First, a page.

Interest payable on loans made to domestic or foreign lenders.
The proceeds of a claim under a guarantee or the proceeds of enforcing security.
The BVI complies with the EU Taxation of Savings Directive through the automatic exchange of information on savings income with tax authorities in EU member states.
Not applicable (unless a BVI company has an interest in real estate in the BVI).
The Registry fee for filing (for priority purposes) particulars of a security interest on the register of charges maintained by the Registry is US$100 per registration.
Notaries' fees are nominal.
The Trade Marks Bill 2013 seeks to repeal the Merchandise Marks Act, Registration of United Kingdom Trade Marks Act and Trade Marks Act and to make new provision for the registration and protection of trade marks in the BVI, and related matters including the assignment and charge of trade marks. The Bill expressly provides that a registered trade mark may be the subject of a charge in the same way as other personal or moveable property. Under the Bill, an assignment of a registered trade mark, including an assignment by way of security, will not be effective unless it is:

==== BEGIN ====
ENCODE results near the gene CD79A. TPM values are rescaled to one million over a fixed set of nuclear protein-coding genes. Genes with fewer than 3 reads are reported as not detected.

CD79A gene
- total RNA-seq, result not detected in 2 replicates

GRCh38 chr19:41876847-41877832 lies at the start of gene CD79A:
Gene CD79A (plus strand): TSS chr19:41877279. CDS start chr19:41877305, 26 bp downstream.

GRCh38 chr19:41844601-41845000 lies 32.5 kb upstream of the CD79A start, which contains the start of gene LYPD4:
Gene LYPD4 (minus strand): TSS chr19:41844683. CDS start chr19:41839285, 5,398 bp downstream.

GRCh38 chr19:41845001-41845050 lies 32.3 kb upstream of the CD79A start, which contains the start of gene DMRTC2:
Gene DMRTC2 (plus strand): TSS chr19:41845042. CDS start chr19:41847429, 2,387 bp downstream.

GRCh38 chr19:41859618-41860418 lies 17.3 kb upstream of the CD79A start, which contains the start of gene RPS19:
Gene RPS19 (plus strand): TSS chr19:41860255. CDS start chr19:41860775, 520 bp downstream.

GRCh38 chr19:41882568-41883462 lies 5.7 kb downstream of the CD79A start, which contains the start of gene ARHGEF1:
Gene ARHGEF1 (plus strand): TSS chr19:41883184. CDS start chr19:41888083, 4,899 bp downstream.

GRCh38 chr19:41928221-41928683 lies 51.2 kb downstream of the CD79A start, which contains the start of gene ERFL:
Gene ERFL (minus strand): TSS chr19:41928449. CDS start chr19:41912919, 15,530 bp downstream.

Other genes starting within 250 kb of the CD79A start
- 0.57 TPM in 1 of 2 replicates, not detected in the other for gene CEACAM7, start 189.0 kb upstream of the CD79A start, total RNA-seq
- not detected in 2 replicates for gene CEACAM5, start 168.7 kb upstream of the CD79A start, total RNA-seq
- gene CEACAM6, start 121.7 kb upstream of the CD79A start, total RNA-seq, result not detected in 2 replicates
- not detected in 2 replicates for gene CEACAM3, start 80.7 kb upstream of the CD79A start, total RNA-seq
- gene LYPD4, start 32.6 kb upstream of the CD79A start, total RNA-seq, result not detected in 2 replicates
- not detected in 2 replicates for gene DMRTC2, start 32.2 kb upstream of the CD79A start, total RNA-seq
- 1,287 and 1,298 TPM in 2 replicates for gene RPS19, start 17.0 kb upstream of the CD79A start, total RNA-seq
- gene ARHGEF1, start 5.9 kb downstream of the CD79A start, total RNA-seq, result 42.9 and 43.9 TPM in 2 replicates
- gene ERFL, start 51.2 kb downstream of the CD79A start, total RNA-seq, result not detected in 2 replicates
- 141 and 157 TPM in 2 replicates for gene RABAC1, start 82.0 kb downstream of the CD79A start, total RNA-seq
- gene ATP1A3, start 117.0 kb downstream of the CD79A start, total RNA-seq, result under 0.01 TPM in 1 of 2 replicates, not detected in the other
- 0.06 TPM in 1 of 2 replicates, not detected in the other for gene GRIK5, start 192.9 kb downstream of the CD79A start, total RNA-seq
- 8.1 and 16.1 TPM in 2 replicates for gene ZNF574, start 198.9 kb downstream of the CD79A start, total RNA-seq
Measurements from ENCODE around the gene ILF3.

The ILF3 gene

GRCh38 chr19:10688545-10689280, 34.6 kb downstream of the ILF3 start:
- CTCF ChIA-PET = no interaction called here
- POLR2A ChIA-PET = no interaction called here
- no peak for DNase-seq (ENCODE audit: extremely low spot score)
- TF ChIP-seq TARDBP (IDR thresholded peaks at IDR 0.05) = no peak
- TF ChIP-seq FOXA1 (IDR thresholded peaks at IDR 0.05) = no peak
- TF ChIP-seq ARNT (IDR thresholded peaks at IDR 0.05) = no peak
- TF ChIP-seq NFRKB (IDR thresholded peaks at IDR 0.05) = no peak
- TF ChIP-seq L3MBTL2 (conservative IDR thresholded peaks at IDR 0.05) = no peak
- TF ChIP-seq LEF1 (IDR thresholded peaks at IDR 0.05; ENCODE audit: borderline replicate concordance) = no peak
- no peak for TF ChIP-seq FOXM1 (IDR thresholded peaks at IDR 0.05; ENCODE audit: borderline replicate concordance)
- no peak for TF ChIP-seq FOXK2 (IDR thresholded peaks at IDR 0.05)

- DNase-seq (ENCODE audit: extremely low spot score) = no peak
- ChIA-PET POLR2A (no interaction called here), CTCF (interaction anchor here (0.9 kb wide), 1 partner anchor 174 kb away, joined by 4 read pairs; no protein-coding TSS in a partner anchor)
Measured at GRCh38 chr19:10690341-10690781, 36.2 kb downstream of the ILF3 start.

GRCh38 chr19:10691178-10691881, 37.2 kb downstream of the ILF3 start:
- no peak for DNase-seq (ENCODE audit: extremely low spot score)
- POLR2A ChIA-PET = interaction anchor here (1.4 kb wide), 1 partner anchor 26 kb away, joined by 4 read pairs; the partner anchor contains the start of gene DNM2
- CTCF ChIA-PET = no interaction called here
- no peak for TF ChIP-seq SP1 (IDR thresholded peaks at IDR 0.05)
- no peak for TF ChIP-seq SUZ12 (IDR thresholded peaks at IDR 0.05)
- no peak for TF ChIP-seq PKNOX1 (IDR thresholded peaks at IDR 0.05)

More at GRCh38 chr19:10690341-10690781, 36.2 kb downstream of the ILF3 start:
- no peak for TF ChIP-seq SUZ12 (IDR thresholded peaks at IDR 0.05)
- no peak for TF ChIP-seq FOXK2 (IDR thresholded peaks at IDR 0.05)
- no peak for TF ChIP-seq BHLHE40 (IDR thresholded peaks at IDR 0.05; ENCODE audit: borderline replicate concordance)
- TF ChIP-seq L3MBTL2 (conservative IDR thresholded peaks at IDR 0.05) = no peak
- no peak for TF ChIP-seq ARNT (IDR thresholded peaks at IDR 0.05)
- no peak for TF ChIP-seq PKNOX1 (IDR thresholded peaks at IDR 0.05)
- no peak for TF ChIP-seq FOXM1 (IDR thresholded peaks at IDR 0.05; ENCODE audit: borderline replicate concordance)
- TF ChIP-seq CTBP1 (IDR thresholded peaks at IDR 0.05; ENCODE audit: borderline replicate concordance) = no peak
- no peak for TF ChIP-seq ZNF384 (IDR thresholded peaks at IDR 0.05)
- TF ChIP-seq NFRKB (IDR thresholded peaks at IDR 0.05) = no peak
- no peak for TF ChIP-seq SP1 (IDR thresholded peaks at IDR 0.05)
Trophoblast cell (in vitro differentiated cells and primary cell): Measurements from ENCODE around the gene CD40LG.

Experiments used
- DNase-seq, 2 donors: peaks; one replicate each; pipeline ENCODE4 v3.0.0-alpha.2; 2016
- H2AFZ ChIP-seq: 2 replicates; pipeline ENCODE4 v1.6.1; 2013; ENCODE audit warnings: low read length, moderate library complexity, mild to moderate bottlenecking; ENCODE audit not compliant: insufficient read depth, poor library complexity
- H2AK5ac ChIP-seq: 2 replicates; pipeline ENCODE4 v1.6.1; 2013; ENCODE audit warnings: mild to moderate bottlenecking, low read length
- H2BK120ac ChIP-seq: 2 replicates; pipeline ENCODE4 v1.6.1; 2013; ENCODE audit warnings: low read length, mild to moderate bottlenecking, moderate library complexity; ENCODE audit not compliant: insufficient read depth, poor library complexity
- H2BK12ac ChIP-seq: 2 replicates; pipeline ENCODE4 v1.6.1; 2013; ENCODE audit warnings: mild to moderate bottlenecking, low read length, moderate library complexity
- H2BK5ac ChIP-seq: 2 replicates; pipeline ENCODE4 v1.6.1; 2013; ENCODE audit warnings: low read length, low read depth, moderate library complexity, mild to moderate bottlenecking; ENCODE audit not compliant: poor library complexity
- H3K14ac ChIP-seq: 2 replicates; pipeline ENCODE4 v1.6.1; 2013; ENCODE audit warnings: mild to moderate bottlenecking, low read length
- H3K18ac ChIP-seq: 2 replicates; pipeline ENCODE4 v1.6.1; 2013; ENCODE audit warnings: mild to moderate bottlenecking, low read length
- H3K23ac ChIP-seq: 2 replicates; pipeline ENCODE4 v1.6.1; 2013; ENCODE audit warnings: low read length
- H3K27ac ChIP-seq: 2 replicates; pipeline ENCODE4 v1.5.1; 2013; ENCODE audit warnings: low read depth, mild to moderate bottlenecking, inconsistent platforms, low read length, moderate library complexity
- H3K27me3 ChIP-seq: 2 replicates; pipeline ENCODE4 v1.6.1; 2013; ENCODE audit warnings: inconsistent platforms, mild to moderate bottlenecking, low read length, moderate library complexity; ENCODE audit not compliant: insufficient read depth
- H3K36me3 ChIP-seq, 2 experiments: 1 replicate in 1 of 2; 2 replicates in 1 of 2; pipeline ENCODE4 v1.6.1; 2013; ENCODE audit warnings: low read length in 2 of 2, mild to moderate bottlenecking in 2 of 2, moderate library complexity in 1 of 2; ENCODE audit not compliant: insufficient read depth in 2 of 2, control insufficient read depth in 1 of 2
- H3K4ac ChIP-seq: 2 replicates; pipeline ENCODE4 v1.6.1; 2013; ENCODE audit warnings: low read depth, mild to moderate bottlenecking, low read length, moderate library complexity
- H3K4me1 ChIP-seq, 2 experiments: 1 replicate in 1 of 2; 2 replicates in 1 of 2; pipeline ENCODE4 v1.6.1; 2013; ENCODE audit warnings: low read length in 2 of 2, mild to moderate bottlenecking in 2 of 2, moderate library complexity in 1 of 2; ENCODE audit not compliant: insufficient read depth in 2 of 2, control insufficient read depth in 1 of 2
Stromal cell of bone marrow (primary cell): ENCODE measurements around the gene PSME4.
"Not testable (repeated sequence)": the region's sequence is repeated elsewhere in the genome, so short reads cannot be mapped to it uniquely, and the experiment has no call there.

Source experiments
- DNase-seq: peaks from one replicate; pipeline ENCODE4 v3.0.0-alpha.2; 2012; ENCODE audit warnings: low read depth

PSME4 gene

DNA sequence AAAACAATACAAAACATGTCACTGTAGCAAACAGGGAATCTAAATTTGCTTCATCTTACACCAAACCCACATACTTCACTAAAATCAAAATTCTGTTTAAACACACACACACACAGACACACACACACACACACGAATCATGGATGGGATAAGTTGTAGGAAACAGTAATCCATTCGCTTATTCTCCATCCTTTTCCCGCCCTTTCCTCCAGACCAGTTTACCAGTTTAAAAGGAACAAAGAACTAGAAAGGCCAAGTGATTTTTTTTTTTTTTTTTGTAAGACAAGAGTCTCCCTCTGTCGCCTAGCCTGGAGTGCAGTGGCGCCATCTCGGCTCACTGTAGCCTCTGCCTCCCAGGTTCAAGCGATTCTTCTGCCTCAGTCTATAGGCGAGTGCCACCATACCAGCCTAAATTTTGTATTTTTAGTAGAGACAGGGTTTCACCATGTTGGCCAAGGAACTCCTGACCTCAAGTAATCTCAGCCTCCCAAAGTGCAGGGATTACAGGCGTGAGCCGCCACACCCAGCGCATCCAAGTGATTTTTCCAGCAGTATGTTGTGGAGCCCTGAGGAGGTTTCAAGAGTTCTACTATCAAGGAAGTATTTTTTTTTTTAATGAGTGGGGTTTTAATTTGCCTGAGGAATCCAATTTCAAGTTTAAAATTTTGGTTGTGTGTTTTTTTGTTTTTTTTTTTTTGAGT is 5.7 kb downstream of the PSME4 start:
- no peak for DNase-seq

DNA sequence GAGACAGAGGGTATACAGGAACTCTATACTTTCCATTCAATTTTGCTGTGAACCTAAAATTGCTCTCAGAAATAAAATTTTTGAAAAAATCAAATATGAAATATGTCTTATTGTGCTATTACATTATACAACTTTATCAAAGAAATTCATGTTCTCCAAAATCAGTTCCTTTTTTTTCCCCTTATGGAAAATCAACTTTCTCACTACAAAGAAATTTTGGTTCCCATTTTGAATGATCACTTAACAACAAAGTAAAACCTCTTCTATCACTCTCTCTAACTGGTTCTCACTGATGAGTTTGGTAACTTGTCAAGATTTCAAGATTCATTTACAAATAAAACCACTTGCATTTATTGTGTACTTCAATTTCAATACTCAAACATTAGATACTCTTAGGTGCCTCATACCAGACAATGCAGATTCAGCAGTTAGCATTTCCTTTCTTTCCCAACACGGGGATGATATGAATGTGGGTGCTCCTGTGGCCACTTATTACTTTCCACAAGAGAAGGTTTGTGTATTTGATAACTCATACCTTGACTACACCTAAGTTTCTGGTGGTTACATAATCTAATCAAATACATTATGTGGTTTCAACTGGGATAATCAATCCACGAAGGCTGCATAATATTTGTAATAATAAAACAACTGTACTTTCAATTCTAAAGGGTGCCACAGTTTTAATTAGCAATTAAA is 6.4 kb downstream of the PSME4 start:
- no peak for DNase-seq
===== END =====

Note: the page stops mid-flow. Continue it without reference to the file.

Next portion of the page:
Made in writing.
Signed by or on behalf of the assignor or his personal representative.
The granting of any security interest, whether fixed or floating, over a registered trade mark or any right in or under it will be registrable by the Registrar of Trade Marks, Patents and Copyright in the BVI.
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Professional qualifications. England and Wales, Solicitor, 1997 (non-practising); British Virgin Islands (Eastern Caribbean Supreme Court), Solicitor, 2003; Anguilla (Eastern Caribbean Supreme Court), 2003
Areas of practice. Corporate; commercial; banking; structured finance.
Non-professional qualifications. BA Hons, University College of North Wales, 1993
Publications. Institute of Chartered Secretaries, Hong Kong Lawyer, IFC Review, IFLR.
Professional qualifications. England and Wales, Solicitor, 2002 (non-practising); British Virgin Islands (Eastern Caribbean Supreme Court), Solicitor, 2006
Areas of practice. Corporate; mergers and acquisitions; partnerships; joint ventures; debt and equity financings; property and asset financings; insurance and regulatory.
Recent transactions. Matthew advises banks and international finance institutions on all aspects of lending to BVI companies, including project and infrastructure financing, real estate financing, asset financing from superyachts to drillships, corporate jets and helicopters, and pre-IPO and acquisition finance.